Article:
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android-app://com.google.android.googlequicksearchbox/ Pic Existing evidence indicates that man in the Old World —Europe, Asia, Africa, and Australia—has made less use of native plants and shrubs for their hallucinogenic properties than has man in the New World. There is little reason to believe that the vegetation of one half of the globe is poorer or richer in species with hallucinogenic properties than the other half. Why, then, should there be such disparity? Has man in the Old World simply not discovered many of the native hallucinogenic plants? Are some of them too toxic in other ways to be utilized? Or has man in the Old World been culturally less interested in narcotics? We have no real answer. But we do know that the Old World has fewer known species employed hallucinogenically than does the New World: compared with only 15 or 20 species used in the Eastern Hemisphere, the species used hallucinogenically in the Western Hemisphere number more than 100! Yet some of the Old World hallucinogens today hold places of primacy throughout the world. Cannabis, undoubtedly the most widespread of all the hallucinogens, is perhaps the best example. The several solanaceous ingredients of medieval witches' brews—henbane, nightshade, belladonna, and mandrake—greatly influenced European philosophy, medicine, and even history for many years. Some played an extraordinarily vital religious role in the early Aryan cultures of northern India. The role of hallucinogens in the cultural and social development of many areas of the Old World is only now being investigated. At every turn, its exte As they say, ʼTis the season to be pickingʼ, but make The question of dosage is often confused by the variation in the source of the hallucinogenic mushroom species which is consumed. psychedelic
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Dosages for Psilocybe australiana Guzmán & Watling, Psilocybe eucalypta Guzmán & The majority of adverse physical effects or negative psychological reactions produced by "magic mushrooms" generally result from inappropriate set and expectation, or because of improper dosage, which may vary considerably among consumers, different mushroom species, or even within an individual species. The question of dosage is often confused by the variation in the source of the hallucinogenic mushroom species which is consumed. For example, Psilocybe cubensis, when picked and eaten from its natural dung (manure) habitat, produces a relatively mild mindaltering experience, which is evident from the large amounts of fresh specimens needed to achieve a threshold experience. However when grown in vitro (indoor laboratory cultivation and/or illicit cultivation), Psilocybe cubensis apparently can produce a more potent strain capable of inducing a very intense visual, sometimes quite disturbing, experience. This dosage assumes that the consumption of 1 to 3 gm of dried material would be too low if the mushroom specimen came from a wild source. This low potency for Psilocybe cubensis has been confirmed by research scientists Margot & Watling, (1981), who were surprised by the comparatively small amounts of psilocybin and psilocin which they extracted from wild specimens collected from five different locations in Australia. This suggests that a much larger dose would be required to produce significant hallucinations. It is possible that the chemicals most likely degenerated between the time that they were harvested and the time of analysis. However, it should be noted that a strain of Psilocybe cubensis producing different flushes (harvests) will vary somewhat in potency between flushes. There are more than 1 dozen species of "magic mushrooms" in Australia and New There are more than 1 dozen species of "magic mushrooms" in Australia and New Most recreational users of Psilocybe cubensis (when grown in vitro) require a dosage of It has been suggested by an Australian physician that the general public in Australia, as well as members of its drug using subculture, Mind-altering (psilocybine containing) mushrooms have been traditionally used in religious healing and curing ceremonies by native There are more than 1 dozen species of "magic mushrooms" in Australia and New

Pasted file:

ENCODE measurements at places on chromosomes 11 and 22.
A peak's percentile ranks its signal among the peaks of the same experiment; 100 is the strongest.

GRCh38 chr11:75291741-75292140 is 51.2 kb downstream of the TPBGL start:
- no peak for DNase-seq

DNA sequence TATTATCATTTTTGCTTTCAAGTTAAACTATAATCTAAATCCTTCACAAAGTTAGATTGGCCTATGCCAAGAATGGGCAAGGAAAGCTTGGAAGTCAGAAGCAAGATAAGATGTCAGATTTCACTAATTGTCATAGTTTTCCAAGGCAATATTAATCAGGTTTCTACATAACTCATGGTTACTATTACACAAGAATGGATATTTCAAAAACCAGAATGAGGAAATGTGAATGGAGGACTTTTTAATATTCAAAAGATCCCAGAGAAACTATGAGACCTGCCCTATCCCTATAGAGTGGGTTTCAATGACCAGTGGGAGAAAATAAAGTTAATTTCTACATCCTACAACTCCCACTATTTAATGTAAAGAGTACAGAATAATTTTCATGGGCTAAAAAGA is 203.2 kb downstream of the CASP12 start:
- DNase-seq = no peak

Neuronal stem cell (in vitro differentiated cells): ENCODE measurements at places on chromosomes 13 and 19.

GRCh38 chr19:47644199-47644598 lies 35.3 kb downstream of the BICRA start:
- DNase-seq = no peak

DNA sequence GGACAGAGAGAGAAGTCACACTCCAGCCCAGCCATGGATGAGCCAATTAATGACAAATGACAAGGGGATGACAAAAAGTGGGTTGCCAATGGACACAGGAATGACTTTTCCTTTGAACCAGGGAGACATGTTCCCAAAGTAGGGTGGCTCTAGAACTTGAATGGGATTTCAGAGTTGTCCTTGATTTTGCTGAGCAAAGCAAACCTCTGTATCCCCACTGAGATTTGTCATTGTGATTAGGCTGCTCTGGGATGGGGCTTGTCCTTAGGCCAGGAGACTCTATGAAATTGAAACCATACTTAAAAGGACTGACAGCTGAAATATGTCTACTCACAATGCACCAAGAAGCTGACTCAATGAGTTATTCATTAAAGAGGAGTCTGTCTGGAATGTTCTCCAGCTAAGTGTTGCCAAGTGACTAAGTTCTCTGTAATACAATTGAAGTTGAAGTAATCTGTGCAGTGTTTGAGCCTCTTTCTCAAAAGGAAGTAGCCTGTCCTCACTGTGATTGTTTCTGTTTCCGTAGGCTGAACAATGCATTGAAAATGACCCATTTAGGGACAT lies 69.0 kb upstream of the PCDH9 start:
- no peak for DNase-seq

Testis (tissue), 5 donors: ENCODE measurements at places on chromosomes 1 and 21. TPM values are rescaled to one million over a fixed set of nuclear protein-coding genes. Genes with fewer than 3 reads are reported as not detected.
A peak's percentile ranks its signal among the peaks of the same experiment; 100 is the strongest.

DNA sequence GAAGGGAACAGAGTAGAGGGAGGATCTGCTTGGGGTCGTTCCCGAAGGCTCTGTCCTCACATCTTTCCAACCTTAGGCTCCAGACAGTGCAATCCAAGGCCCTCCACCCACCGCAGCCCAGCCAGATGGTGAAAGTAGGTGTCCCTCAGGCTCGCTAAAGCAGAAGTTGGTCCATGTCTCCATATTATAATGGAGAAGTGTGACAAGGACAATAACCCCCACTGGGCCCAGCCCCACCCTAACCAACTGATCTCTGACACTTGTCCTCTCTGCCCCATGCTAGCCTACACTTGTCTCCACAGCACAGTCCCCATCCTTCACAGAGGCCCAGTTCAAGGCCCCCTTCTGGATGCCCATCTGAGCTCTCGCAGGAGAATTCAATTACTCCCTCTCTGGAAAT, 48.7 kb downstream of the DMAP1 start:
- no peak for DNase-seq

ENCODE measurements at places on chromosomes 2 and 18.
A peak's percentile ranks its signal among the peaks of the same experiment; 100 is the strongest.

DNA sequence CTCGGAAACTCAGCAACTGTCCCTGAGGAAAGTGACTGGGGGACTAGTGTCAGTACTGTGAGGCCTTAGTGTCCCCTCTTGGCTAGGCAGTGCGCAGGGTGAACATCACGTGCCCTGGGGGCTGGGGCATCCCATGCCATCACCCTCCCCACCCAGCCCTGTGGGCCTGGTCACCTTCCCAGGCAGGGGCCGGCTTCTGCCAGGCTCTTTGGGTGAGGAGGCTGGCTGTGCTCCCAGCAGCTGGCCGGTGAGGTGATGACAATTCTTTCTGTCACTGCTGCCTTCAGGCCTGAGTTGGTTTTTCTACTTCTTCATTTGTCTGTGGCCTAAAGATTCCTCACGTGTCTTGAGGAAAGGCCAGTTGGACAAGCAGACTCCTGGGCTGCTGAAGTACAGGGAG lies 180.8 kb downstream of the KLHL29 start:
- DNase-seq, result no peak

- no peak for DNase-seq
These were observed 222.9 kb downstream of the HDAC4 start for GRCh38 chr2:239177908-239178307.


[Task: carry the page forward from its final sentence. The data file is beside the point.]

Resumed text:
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More than half of Australia's beef cattle can be found in the coastal areas of Queensland and New South Wales; and the 20 to 30 inch (500-750mm) rainfall belt of Queensland, New South Wales and Northern Victoria, generally provide adequate climatic environments for the growth of psilocybian mushrooms, especially after heavy rains. It has been suggested that "Psilocybe cubensis was introduced into Australia accidentally by early settlers along with their livestock." This same spore dispersal mechanism also probably applies to Copelandia cyanescens, Panaeolus subbalteatus and several additional species known to occur in or around the dung of other ruminants. This includes Psilocybe semilanceata and the non-hallucinogenic "haymaker's" mushroom Panaeolina foenisecii. While cattle are raised in all Australian states, as well as in the central lowlands, recreational users have been known to export these psychoptic species to various areas in Australia from areas where they were collected. In the case of New Zealand, hereafter referred to as NZ, cattle are the primary source for Copelandia cyanescens, but the "liberty cap" mushroom Psilocybe semilanceata only grows in the manured soil of four-legged ruminants and not directly from manure (Jansen, Pers. Comm., 1988). The identification section of this guide documents reported locations for more than 1 dozen species of psilocybian mushrooms in Australia and NZ which most likely have been used at one time or another for recreational purposes.